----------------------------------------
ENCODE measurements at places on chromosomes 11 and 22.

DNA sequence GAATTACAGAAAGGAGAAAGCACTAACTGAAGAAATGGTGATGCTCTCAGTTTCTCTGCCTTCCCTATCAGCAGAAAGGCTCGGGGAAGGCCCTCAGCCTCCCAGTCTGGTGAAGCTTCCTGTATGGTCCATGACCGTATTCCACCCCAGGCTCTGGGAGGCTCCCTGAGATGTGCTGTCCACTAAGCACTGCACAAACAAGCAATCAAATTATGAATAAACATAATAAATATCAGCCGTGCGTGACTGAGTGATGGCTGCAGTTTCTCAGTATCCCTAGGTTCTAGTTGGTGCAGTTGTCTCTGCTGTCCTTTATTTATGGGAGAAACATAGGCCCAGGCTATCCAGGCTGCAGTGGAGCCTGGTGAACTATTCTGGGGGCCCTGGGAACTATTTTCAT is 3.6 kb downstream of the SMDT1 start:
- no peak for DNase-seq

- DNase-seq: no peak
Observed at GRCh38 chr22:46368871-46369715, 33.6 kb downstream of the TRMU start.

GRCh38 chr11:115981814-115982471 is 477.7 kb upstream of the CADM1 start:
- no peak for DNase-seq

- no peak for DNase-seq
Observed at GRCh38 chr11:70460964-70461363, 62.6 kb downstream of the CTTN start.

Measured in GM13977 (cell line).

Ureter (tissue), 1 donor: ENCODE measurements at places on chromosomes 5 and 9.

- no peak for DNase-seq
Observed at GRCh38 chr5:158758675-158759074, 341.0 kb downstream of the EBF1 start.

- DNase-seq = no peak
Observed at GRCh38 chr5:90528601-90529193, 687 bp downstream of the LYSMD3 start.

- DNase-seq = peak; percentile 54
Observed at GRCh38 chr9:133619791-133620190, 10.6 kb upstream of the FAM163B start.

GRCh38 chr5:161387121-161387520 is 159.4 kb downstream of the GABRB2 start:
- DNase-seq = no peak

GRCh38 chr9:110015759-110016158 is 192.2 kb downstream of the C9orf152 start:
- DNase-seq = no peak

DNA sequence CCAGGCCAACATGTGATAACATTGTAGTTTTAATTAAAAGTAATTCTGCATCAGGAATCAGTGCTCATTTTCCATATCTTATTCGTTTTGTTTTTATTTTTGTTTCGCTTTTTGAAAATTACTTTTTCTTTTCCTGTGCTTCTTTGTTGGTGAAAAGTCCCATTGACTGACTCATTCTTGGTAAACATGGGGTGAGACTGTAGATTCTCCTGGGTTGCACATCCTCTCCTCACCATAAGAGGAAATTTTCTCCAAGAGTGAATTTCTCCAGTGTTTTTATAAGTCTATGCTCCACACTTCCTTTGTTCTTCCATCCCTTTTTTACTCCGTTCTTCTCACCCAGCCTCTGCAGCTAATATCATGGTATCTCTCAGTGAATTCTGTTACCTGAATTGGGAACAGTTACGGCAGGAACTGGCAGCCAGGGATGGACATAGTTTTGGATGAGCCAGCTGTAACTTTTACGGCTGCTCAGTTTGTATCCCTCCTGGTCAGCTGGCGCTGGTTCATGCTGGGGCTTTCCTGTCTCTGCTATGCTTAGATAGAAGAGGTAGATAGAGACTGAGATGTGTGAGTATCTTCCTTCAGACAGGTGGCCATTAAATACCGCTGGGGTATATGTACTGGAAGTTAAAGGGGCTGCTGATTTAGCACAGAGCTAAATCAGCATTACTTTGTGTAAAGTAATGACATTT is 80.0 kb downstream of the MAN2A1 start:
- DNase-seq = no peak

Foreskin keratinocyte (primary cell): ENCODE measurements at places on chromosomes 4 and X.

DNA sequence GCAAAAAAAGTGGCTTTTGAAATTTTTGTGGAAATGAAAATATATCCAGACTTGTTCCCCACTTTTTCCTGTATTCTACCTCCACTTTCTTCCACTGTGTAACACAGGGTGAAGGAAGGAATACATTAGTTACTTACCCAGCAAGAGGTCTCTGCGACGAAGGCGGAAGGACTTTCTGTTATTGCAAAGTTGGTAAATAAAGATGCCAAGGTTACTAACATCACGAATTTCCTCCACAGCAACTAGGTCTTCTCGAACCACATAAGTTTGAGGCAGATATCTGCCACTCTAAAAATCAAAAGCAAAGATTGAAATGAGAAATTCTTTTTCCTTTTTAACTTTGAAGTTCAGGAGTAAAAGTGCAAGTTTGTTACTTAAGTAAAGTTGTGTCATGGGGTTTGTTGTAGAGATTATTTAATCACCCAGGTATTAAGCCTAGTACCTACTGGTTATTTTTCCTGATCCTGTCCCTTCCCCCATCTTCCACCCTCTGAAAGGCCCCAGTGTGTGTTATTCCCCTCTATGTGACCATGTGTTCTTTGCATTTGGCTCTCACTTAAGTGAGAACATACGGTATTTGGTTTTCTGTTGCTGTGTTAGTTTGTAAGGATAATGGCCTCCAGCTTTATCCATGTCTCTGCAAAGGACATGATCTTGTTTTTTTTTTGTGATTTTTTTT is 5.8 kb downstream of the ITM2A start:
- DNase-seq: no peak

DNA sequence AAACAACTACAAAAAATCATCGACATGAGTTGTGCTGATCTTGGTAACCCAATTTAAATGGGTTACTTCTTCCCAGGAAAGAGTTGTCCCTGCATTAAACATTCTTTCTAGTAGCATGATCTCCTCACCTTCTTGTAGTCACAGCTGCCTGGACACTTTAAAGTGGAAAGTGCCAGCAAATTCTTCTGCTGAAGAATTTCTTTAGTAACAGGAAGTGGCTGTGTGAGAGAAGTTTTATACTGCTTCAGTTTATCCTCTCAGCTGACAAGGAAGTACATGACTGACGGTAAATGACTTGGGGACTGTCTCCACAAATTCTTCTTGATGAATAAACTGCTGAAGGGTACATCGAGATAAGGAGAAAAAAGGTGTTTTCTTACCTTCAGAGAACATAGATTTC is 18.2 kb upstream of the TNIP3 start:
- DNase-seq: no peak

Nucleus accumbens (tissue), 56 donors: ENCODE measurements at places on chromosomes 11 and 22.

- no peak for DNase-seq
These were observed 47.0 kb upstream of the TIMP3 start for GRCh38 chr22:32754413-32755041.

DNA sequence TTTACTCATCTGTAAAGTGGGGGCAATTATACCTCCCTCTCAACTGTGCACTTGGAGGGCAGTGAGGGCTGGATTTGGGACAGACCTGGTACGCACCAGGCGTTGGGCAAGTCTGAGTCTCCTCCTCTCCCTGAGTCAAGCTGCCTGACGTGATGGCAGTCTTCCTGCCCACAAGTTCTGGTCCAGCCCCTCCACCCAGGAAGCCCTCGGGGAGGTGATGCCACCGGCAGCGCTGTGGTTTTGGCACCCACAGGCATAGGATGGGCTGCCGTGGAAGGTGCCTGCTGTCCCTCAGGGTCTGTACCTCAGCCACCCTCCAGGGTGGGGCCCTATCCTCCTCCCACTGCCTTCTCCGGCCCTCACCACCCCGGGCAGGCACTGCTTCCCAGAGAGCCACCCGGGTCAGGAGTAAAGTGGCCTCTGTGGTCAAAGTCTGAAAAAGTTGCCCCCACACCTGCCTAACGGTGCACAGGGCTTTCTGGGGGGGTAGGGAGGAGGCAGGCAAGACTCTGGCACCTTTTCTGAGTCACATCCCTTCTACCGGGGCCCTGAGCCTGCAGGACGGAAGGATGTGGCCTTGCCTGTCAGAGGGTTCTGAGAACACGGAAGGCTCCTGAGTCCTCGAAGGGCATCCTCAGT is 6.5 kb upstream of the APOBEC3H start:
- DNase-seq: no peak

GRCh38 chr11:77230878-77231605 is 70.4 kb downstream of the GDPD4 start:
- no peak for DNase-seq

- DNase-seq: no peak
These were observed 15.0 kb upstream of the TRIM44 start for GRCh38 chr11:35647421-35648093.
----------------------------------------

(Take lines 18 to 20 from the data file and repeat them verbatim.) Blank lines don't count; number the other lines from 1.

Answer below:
GRCh38 chr5:161387121-161387520 is 159.4 kb downstream of the GABRB2 start:
- DNase-seq = no peak

GRCh38 chr9:110015759-110016158 is 192.2 kb downstream of the C9orf152 start: